LAS VEGAS, August 13 — Unknown Russian banger Ruslan Karaev came out of nowhere to capture the K-1 “Mayhem at the Mirage” crown in spectacular fashion. Karaev, a virtual unknown before the event kicked off, overwhelmed his three successive opponents to bring home the coveted trophy.
The Russian wound up crushing Frenchman Freddy Kemayo with a spinning back kick to the ribs in the opening round, thrilled fans with a scintillating distance war with Switzerland's Azem Maksutaj and then slugged his way past Scott Lighty in the finals.
He entered the tournament with a shocking 159-8 professional fighting record, having scored a staggering 125 knockouts. His record proved not to be just smoke and mirrors as he stomped past his three opponents.
Karaev elicited numerous choruses of cheers as his electrifying style captured the amazement of all in attendance. Most were wondering who exactly this young kid from Russia was, but by the time the Grand Ballroom inside the Mirage Hotel and Casino began emptying, everybody was talking about him.
"I was confident coming into the tournament," Karaev said afterward through an interpreter. "My opponents were all very strong, but I knew coming in that I would win. Hopefully the fans enjoyed my fights."
It appeared as though the crowd simply loved him, even cheering for the Russian against the hometown favorite Lighty in the final round. Lighty, who struggled in the semifinals against the rugged Chalid Arrab, dominated the opening round of his fight against Karaev, but wound up gassing out as the rounds wore away.
Karaev was fatigued as well, but it seemed like Lighty's tank vaporized a bit too early. Karaev wound up capturing a unanimous decision via tallies of 29-28 on all three judges' scorecards.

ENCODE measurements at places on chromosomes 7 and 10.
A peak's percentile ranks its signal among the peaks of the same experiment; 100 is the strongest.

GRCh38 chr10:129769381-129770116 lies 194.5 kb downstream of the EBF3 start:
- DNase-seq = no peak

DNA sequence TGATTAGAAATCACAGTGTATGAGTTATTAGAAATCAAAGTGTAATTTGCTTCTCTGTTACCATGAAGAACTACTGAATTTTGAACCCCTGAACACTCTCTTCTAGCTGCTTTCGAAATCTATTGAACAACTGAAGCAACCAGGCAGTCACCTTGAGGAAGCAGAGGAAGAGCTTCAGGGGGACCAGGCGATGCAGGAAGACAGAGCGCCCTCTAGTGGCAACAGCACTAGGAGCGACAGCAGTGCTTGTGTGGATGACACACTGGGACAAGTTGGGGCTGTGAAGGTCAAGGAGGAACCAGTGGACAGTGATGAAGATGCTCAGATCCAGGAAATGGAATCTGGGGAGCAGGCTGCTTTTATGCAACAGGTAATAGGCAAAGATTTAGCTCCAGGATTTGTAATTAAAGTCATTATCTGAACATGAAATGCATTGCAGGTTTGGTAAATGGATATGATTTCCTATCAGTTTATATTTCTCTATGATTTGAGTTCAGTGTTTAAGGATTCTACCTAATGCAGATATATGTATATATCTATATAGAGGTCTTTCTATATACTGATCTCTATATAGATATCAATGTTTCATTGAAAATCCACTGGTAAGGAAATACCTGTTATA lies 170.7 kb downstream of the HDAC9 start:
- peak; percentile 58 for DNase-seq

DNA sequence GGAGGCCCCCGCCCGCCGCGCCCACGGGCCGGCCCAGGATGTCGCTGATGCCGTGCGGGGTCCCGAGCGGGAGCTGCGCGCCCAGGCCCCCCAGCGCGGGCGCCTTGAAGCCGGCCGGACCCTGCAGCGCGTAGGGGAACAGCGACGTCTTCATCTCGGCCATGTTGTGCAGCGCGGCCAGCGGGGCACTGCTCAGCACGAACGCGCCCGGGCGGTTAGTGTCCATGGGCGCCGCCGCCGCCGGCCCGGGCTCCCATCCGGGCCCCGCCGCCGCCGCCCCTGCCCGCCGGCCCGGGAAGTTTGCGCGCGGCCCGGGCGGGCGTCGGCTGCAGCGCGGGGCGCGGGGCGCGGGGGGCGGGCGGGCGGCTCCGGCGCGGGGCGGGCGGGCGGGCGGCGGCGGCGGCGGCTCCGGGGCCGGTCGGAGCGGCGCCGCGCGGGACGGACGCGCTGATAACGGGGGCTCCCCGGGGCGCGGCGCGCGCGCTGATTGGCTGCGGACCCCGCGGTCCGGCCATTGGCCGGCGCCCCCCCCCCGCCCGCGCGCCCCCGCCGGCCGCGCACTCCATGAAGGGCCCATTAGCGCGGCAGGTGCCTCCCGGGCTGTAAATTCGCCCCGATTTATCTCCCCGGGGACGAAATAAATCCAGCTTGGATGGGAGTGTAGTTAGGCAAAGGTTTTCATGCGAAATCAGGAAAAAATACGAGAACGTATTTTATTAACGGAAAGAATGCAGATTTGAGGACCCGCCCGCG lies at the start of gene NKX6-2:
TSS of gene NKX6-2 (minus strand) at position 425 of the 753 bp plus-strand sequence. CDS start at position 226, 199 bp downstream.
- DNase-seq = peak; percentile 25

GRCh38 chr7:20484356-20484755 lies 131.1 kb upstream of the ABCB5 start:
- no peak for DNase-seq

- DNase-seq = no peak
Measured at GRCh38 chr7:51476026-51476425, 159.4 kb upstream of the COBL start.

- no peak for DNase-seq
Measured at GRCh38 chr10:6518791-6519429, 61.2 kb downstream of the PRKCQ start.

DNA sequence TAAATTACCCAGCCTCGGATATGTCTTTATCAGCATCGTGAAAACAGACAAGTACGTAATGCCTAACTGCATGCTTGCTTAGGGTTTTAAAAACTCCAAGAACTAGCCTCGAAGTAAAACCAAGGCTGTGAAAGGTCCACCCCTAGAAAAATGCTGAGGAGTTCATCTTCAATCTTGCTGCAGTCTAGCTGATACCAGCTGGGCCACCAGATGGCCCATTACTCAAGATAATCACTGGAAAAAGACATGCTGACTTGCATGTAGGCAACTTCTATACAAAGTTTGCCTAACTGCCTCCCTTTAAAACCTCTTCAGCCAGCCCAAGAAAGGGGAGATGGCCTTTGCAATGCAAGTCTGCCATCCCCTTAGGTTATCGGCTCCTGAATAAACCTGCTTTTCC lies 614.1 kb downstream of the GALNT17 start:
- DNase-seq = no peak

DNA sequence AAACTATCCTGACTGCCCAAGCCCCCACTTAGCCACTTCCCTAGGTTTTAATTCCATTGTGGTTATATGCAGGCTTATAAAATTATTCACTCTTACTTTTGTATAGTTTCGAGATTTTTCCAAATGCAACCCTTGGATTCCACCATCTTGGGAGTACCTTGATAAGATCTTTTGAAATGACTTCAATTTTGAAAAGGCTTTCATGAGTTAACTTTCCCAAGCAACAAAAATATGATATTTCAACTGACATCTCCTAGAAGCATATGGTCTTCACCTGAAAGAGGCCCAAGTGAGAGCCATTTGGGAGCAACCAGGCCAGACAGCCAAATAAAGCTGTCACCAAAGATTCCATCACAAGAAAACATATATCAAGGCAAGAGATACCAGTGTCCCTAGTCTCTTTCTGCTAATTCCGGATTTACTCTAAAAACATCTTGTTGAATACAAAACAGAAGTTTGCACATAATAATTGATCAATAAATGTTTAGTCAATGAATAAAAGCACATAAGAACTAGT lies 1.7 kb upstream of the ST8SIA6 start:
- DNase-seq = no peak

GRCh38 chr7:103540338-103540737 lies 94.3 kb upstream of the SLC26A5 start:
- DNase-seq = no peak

"I felt really good out there, but I just couldn't land my shots at the end," Lighty remarked several minutes after the finals had concluded. "He was tough, man, and had a lot of energy. But it's OK. Hopefully I proved a lot of people wrong today by going into the finals. I'm still new to this sport and I think I showed that I belong here with everybody else."
Karaev's war with Maksutaj was arguably one of the most exciting fights in the history of K-1. For three rounds the warriors stood virtually toe-to-toe, never succumbing to fatigue or the endless barrages thrown by each fighter. Maksutaj was granted admission into the second round after he scored the night's lone upset by handing tournament favorite Michael McDonald (Pictures) his walking papers.
But the real story was Karaev, a man who entered the tourney as a whopping 17/2 underdog to win the whole ball of wax. Only two other men were ranked below him to win, but Karaev was undeterred by the pre-fight expectations.
The 23-year-old future superstar spent the last few years dominating local kickboxing tournaments throughout Russia and kept his steamrolling style throughout the K-1 USA bracket. Karaev has a style that will excite any fan of the sport and is looking forward to competing in final 16-man tournament in Japan later this year.
The eight-man tournament began with quarterfinal action: Maksutaj won a unanimous three round decision over McDonald; Karaev knocked out Kemayo in the first round. Arrab won a unanimous three-round decision over Hiraku Hori. Lighty knocked out Tatsufumi Tomihira in the first round.
In the evening's main super-bout, Samoan slugger Mighty Mo needed just over a minute to dispatch the out-gunned Francois Botha (Pictures).
Mo dropped Botha with a sinister counter right cross roughly five seconds into the contest, but that was just the start. Mo dropped Botha twice more with right hands, prompting a stoppage at 1:20 of the opening round.
Botha stood no chance once he was felled from the first punch of Mo, but the game “Buffalo” continued on, never retreating or cowering from the onslaught from his charging opponent. The fan-favorite Mo proved once again that his vaunted power is nothing to take lightly and he expects to carry it with him into Japan later this year. His next opponent in the World Grand Prix will be none other than three-time champion Peter Aerts (Pictures).
In the other super-bout, little-known Frenchman Remy Bonnel won a hard-fought but well-deserved unanimous decision over the popular Duane Ludwig (Pictures). The fight itself was a close affair with both men taking turns delivering thudding kicks and damaging punches.
But the night belonged to Bonnel, who was a bit quicker and more aggressive than Ludwig. Bonnel wound up winning via tallies of 30-26 (twice) and 29-27. Ludwig was dropped in the third round from a right high kick
, thus the wide margin of scoring.